Having a puncture can be frustrating for the motorist.
However, getting one does not mean that you need to purchase a new tire. Most punctures can be fixed by placing a rubber seal on the inside of the tire.
The location of the puncture on the tire will also determine whether to replace it or repair it. Before you start repairing a tire, ensure that your valve is not leaking. Improperly repaired tires are a cause of road accidents.
Here are some guidelines you need to follow when it comes to punctures
Repair tires that fall within tread area
Tires have different components. The part that is in contact with the road is called the tread. Belts are rubber layers made of fiberglass, steel, and rayon. The belts hold the plies. Grooves are spaces within the tread that allow escape of water.
On the side, we have the sidewall. Most repairs are limited to the tread area. You should observe the size of the puncture – those beyond ¼ in diameter should be avoided.
Sidewall Tire Damage
If you experience sidewall tire damage, it’s not recommended to either drive with your car or repair the tire. When you have sidewall tire damage, it’s recommended to replace the tire.
The materials used to make the sidewall are softer than the tread. The purpose of the sidewall is to provide a smooth ride by absorbing shock. The rule in tire repair is that whenever you have a puncture on the sidewall – no matter how small – you will be forced to purchase a new tire. The sidewall puncture often expands and can cause serious accidents if repaired.
If you are looking for a new tire, you can check out this tire review here of the best all-season tires.
You have more than one puncture
After observing your flat tire and realize that you have multiple punctures each more than 16 inches apart, then it is time to purchase a new tire.
Riding on a tire that is flat
There are moments when the driver notices that they have a flat tire but decide to drive on with it to the next service station. Once you get to a safe place, dismount the tire from the rim and inspect it. If you have ridden on the flat tire for long distances, you will notice and erosion of the outer and inner rubber.
This tire is no longer in use, and you will need to purchase a new one. Riding on a flat tire also causes significant sidewall tire damage.
If you have gone for road trips on rough roads, you would have noticed some “bubbles” forming on the sidewall. Pinch shocks form when the inner and outer rubber separate. Your tire is weak and can burst at any time from continued use.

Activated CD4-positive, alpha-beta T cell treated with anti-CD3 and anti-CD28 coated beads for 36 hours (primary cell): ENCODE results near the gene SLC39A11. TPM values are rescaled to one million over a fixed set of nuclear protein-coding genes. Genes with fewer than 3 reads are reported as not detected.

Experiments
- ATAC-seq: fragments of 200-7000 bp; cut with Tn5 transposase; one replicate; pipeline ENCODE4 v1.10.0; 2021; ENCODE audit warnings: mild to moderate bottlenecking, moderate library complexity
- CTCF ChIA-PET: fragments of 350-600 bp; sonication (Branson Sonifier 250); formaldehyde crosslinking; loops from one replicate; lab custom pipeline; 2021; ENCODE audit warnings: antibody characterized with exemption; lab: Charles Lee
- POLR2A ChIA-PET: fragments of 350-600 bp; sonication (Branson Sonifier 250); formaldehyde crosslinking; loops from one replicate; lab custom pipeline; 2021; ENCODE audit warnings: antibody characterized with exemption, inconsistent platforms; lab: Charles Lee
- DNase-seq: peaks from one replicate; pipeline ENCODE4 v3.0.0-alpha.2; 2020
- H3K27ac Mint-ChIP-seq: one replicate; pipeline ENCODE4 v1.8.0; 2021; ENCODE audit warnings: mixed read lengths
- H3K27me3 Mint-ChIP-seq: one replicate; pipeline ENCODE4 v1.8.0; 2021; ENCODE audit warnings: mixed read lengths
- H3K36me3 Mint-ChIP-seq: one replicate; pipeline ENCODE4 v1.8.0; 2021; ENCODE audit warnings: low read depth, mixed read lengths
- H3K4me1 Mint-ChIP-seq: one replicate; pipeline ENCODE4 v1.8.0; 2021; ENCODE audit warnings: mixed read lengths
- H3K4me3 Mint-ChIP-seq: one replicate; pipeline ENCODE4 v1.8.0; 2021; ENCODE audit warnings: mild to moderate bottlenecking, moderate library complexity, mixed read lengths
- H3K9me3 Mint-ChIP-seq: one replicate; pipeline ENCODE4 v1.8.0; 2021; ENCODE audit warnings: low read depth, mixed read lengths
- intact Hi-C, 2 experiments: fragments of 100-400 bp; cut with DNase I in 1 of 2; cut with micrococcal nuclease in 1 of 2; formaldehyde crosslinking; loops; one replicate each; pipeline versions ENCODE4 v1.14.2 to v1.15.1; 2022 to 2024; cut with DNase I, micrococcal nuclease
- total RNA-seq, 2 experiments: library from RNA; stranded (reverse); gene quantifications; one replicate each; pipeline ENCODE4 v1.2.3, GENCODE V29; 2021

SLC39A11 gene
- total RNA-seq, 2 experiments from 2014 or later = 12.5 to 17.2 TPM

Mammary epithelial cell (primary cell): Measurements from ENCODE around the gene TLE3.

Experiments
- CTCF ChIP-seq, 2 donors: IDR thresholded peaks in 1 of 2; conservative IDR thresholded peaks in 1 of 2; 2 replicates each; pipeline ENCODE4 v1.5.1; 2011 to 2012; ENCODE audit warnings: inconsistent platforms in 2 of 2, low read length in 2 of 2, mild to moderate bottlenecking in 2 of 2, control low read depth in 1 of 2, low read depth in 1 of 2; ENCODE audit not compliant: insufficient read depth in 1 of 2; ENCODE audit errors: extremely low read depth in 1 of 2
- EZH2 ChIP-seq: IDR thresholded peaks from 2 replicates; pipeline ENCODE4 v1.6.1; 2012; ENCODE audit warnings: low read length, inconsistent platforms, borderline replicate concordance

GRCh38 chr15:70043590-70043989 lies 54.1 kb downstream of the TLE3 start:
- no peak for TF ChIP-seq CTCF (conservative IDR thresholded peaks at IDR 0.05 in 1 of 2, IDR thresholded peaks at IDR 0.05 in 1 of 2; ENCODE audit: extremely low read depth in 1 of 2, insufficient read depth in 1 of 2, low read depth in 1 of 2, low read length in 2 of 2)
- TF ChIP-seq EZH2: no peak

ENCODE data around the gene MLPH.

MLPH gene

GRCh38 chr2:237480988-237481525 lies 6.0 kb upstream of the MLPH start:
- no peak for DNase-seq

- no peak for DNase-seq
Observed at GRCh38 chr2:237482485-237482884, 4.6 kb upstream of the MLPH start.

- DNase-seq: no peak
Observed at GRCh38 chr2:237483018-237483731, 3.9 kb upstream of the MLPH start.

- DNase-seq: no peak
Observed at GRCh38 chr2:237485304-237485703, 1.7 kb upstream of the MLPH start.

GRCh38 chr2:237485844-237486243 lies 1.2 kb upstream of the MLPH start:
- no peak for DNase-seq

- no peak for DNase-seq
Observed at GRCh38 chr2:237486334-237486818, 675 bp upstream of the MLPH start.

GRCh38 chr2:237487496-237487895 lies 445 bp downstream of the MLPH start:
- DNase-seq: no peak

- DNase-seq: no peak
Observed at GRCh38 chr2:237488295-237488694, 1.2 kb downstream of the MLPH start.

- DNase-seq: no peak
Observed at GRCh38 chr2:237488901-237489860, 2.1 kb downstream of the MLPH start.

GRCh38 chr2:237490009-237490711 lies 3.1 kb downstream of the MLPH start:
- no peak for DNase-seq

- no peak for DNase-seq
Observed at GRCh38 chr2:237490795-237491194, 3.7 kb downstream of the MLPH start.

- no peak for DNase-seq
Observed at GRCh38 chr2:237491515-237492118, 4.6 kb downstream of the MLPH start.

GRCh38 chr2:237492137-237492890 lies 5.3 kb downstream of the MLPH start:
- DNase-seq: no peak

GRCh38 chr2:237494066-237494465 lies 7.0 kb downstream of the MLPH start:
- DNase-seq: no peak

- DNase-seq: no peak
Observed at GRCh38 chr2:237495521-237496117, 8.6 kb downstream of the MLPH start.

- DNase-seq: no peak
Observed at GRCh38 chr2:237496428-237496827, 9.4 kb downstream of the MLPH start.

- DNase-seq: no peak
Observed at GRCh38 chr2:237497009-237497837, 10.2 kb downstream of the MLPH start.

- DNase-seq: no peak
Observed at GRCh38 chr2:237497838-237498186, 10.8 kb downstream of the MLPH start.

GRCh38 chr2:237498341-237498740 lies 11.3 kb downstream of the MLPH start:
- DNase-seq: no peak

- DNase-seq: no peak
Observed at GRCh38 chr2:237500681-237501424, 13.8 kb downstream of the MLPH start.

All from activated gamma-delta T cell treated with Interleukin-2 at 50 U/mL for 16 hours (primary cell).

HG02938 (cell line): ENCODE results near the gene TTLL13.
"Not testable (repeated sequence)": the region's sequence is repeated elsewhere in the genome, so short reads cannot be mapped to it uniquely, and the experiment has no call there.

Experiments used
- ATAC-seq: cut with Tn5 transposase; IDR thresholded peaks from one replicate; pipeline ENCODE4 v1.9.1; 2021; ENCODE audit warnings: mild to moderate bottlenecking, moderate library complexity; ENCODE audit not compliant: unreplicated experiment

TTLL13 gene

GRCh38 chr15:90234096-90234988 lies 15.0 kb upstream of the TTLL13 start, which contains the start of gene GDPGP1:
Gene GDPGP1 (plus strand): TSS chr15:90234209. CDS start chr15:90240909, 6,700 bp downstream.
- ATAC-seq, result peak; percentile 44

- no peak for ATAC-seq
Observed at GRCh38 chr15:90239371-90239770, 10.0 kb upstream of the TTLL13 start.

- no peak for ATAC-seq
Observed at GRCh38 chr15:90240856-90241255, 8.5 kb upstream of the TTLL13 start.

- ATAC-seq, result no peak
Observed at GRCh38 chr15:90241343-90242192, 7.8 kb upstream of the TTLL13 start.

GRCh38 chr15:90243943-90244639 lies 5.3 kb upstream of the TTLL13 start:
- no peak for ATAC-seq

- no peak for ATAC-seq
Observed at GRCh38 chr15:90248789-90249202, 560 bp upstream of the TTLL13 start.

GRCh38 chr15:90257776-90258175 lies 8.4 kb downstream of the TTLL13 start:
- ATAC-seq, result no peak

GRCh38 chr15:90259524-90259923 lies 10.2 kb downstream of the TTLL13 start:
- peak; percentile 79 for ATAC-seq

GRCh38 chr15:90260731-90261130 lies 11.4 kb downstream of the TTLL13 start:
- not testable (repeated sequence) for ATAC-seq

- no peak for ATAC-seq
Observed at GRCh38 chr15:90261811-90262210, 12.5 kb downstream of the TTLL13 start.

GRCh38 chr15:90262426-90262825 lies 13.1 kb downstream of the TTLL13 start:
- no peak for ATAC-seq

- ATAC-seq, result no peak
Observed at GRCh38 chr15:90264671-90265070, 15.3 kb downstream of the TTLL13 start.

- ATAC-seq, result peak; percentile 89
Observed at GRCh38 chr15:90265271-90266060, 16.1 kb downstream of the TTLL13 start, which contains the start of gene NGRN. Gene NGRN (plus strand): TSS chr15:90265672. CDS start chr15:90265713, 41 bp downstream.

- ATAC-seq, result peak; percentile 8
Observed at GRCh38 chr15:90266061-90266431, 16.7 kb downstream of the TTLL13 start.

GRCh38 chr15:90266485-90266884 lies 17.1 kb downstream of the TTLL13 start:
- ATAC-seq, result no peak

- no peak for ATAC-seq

There is no quick fix solution to this type of sidewall tire damage, and you will be forced to purchase a new tire.
Punctures on the shoulder tire
This is the area where the sidewall meets the tread. A tire tread has some rubber, steel rings, and fabric belts. A careful examination of the tire will reveal that these are not evenly distributed. If the tread separates from the inner rubber along the shoulder, then your tire becomes unusable, and you will need to replace it.
Worn out tire
After continued use, a tire gets worn out. You will notice that the tire surface has become very smooth and the steel rings are visible or protruding. At times bubbles will form along the tire surface. These signs mean your tire has run its life and it is time to replace it.
If you are constantly going to the service station for air refill, then your tire could have a slow puncture which, when ignored, will lead to further damage of the tire. The puncture could be small and immediate action could save the tire from further degradation.
If you do not immediately seal your punctures, it will lead to tread separation and with time the tire becomes unusable.
This is a problem for those people who do not use their cars frequently. Tires that have not been used for more than 5 years are also susceptible to dry rot/sidewall cracking. The visible signs for dry rot are small cracks that appear on the side of the tire.
As stated earlier, sidewall tire damage requires that you immediately replace the tire when you notice a puncture. The sidewall cracks lead to escape of air, and this leads to frequent flat tires. If you do not drive your car frequently, you may need to cover it to prevent sidewall cracking due to direct sunlight.
You should note that polymers that make up tires are often broken down due to UV. If you have been using your tires for more than 10 years, then expect some dry rot.
It is recommended that you check with your state for tread recommendations. If your thread has gone below 0.16 cm, then your car is no longer safe on the road due to unexpected tire bursts. Check for tires where the tread bar is flush with tire tread.
When you purchase a tire, you will notice horizontal bridges that are used to drive out water from the tire surface. Once this becomes flush with the tread, then it is time to replace that tire with a new one. Don’t check one side of the tire but make your decision based on the whole surface area of the tire.
There some shops that sell a tread depth indicator and you can use this to check how worn out your tires are. Each country and state has its own recommended tread measurements, and you need to know them to avoid arrest. The tread depth indicator is placed in the middle of one of the grooves in the outskirts of the tire.
Having a tire burst can be scary for some people – especially when driving at night. But, this does not necessarily mean that a puncture is the end of your tire lifespan. If the puncture is as a result of sidewall tire damage, then you need to purchase a new tire. The sidewall is very sensitive, and no punctures can be repaired on it. Multiple punctures may also necessitate you to purchase a new tire – especially if they are inches apart.
If you have any questions about sidewall tire damages, leave a comment below!